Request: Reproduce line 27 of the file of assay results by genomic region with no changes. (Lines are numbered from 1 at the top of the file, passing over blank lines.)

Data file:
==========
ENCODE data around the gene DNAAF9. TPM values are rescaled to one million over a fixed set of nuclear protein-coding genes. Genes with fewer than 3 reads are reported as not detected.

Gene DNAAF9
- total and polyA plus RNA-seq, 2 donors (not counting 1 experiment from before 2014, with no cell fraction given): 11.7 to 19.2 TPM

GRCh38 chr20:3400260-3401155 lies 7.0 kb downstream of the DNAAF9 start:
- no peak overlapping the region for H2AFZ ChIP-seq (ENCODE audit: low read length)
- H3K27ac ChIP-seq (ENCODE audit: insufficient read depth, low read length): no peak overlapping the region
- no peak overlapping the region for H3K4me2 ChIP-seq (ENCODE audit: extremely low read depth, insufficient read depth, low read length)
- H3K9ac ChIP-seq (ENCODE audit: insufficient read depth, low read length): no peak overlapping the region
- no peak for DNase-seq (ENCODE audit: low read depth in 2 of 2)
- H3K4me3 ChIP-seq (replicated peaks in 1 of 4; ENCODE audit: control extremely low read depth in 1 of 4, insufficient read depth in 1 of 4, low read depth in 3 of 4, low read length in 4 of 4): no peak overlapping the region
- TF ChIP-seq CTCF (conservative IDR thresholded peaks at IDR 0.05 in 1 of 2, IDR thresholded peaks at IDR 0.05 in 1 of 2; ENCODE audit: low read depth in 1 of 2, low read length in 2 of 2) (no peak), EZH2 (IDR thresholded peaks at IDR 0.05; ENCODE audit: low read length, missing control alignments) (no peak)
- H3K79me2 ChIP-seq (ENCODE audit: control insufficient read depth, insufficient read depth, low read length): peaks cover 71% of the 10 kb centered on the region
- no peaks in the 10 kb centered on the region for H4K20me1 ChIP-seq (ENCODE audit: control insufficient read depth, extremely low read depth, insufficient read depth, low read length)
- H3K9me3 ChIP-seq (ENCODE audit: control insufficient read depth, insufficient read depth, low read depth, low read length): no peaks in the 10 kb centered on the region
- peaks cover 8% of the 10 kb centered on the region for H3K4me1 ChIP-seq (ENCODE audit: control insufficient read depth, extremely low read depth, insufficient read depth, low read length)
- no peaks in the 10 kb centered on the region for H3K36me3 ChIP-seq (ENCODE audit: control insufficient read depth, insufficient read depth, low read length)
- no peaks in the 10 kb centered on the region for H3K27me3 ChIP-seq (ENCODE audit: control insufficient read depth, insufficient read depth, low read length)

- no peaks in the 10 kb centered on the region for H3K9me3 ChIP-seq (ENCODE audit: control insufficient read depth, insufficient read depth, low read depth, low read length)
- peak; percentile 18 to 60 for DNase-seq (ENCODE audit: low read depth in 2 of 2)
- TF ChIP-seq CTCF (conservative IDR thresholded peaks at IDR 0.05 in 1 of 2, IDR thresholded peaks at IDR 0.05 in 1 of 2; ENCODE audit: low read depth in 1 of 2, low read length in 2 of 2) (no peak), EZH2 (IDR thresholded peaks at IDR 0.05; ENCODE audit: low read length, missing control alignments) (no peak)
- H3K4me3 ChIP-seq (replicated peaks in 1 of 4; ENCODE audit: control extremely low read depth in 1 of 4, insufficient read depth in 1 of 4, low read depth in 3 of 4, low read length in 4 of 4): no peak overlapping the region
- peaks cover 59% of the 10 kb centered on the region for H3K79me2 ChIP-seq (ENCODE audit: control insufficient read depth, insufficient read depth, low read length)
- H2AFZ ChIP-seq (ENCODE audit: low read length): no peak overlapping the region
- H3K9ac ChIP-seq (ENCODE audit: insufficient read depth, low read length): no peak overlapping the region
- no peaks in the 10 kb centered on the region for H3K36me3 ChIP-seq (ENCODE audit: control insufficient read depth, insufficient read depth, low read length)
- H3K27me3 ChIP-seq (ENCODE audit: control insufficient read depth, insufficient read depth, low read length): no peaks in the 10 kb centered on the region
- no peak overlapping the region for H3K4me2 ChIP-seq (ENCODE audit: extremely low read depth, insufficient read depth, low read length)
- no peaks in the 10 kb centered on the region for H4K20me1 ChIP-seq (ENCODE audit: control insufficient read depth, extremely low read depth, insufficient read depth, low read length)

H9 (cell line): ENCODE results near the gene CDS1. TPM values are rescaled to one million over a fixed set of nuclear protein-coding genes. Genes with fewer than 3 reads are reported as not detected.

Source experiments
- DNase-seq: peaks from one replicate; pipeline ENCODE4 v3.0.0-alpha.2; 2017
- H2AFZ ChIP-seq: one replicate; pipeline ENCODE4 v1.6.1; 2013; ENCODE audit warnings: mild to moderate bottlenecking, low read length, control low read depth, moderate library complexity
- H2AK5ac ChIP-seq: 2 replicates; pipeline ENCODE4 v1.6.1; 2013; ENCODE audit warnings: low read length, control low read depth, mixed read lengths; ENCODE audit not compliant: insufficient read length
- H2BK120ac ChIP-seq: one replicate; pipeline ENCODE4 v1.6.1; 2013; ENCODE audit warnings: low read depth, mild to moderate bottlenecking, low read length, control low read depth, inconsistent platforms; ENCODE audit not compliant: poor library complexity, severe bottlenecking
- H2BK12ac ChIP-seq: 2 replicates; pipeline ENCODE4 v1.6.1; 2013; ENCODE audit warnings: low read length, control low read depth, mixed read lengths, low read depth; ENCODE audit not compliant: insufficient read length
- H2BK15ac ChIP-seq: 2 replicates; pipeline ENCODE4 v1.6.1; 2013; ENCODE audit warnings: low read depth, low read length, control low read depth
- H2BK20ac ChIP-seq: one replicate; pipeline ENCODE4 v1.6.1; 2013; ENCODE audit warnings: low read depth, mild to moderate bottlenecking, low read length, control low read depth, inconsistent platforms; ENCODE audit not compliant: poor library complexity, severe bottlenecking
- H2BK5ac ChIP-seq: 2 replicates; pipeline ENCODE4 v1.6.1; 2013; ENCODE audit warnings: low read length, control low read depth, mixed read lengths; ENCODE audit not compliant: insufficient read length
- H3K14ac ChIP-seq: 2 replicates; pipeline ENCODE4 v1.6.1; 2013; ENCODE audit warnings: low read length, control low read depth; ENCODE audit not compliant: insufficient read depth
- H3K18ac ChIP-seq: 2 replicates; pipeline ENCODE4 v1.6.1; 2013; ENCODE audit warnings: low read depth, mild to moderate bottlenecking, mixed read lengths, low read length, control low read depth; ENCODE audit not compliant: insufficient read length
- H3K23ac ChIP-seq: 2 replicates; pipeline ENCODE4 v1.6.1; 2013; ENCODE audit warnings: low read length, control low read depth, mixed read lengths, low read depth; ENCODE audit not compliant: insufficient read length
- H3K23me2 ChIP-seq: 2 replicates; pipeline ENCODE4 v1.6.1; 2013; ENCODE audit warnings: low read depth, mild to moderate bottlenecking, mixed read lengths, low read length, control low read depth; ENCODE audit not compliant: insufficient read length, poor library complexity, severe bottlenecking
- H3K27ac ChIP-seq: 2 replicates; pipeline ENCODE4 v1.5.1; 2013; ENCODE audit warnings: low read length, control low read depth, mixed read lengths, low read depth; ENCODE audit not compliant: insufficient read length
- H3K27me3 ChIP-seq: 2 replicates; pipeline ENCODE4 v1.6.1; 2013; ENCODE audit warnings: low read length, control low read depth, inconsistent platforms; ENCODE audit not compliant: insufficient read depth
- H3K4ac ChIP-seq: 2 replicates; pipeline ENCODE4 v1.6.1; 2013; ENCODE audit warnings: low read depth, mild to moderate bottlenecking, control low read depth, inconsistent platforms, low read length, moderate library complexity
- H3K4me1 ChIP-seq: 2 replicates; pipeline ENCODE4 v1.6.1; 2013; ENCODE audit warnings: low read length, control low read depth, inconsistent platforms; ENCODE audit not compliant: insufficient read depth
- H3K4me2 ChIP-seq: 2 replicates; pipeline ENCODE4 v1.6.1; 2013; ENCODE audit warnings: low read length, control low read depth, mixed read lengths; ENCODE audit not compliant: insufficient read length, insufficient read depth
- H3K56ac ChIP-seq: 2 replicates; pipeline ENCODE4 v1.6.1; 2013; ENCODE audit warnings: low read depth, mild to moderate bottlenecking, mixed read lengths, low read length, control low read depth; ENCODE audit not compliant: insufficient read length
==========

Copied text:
- no peak overlapping the region for H3K4me2 ChIP-seq (ENCODE audit: extremely low read depth, insufficient read depth, low read length)